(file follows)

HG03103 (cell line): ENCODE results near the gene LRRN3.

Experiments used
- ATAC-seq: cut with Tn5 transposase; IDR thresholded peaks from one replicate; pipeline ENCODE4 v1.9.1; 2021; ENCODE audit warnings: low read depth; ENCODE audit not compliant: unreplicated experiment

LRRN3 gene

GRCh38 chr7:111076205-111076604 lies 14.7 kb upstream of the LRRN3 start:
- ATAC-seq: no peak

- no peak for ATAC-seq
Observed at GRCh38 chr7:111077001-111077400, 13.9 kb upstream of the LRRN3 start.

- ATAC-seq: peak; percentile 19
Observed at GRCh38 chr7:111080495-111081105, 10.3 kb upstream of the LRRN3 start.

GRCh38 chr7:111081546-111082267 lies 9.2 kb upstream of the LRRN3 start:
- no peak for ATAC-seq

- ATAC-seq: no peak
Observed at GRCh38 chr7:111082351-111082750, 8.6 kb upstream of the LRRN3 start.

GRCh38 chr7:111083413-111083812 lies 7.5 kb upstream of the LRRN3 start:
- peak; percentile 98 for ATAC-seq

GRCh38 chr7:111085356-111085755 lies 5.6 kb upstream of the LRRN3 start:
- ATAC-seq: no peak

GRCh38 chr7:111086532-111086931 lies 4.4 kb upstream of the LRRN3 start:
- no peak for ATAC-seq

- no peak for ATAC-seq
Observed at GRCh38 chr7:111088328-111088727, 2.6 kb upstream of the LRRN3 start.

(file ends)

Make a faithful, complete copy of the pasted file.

HG03103 (cell line): ENCODE results near the gene LRRN3.

Experiments used
- ATAC-seq: cut with Tn5 transposase; IDR thresholded peaks from one replicate; pipeline ENCODE4 v1.9.1; 2021; ENCODE audit warnings: low read depth; ENCODE audit not compliant: unreplicated experiment

LRRN3 gene

GRCh38 chr7:111076205-111076604 lies 14.7 kb upstream of the LRRN3 start:
- ATAC-seq: no peak

- no peak for ATAC-seq
Observed at GRCh38 chr7:111077001-111077400, 13.9 kb upstream of the LRRN3 start.

- ATAC-seq: peak; percentile 19
Observed at GRCh38 chr7:111080495-111081105, 10.3 kb upstream of the LRRN3 start.

GRCh38 chr7:111081546-111082267 lies 9.2 kb upstream of the LRRN3 start:
- no peak for ATAC-seq

- ATAC-seq: no peak
Observed at GRCh38 chr7:111082351-111082750, 8.6 kb upstream of the LRRN3 start.

GRCh38 chr7:111083413-111083812 lies 7.5 kb upstream of the LRRN3 start:
- peak; percentile 98 for ATAC-seq

GRCh38 chr7:111085356-111085755 lies 5.6 kb upstream of the LRRN3 start:
- ATAC-seq: no peak

GRCh38 chr7:111086532-111086931 lies 4.4 kb upstream of the LRRN3 start:
- no peak for ATAC-seq

- no peak for ATAC-seq
Observed at GRCh38 chr7:111088328-111088727, 2.6 kb upstream of the LRRN3 start.